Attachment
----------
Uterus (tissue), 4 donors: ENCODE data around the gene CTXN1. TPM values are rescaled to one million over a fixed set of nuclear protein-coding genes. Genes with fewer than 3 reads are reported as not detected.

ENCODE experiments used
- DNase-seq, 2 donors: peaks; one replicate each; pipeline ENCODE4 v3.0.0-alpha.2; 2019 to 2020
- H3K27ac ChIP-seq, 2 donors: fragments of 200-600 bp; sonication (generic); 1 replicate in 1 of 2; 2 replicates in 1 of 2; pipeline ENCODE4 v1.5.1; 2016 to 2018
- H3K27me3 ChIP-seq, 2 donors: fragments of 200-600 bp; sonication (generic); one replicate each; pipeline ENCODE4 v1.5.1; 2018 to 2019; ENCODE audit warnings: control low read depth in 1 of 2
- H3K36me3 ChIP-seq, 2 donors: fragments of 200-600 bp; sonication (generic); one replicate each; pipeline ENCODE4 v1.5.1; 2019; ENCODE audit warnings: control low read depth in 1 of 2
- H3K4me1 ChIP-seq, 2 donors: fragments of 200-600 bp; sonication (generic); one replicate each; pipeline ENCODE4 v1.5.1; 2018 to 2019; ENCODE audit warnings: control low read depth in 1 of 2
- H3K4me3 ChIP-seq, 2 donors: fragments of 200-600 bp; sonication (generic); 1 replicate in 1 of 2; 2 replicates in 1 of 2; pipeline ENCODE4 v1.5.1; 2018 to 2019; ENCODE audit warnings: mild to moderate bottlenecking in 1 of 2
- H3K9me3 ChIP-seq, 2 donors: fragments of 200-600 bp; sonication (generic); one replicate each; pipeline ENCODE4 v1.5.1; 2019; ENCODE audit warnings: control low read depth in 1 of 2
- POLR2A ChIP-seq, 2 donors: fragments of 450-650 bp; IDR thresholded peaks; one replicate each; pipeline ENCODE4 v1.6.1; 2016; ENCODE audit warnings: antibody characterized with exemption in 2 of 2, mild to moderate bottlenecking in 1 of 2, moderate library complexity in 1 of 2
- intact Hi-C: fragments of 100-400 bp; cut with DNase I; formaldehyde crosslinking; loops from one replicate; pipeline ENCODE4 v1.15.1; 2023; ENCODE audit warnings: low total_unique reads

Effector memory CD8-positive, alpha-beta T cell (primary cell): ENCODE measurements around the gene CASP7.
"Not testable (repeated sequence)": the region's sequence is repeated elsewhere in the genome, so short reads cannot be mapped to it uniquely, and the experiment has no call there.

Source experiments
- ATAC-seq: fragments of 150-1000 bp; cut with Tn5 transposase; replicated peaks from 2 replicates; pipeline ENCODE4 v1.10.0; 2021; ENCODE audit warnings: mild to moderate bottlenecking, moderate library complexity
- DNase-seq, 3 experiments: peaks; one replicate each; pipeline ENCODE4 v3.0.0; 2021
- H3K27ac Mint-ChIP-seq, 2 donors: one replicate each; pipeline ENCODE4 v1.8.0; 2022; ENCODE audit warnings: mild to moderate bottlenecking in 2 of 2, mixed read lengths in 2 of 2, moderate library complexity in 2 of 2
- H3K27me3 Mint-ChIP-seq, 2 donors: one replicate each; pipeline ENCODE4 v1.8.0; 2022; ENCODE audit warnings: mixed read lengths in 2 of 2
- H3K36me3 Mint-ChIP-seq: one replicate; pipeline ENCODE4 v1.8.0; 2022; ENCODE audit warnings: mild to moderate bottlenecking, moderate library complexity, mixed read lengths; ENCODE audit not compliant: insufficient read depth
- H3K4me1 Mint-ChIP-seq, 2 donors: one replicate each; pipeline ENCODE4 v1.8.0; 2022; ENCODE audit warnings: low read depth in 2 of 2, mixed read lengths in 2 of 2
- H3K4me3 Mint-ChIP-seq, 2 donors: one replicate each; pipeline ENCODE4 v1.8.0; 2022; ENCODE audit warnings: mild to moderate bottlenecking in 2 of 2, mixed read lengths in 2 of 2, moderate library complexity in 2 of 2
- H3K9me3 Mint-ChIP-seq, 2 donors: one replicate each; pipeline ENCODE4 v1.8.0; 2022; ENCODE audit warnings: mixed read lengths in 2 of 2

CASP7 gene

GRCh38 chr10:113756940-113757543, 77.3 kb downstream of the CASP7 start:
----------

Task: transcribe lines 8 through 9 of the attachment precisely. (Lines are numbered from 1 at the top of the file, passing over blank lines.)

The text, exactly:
- H3K4me3 ChIP-seq, 2 donors: fragments of 200-600 bp; sonication (generic); 1 replicate in 1 of 2; 2 replicates in 1 of 2; pipeline ENCODE4 v1.5.1; 2018 to 2019; ENCODE audit warnings: mild to moderate bottlenecking in 1 of 2
- H3K9me3 ChIP-seq, 2 donors: fragments of 200-600 bp; sonication (generic); one replicate each; pipeline ENCODE4 v1.5.1; 2019; ENCODE audit warnings: control low read depth in 1 of 2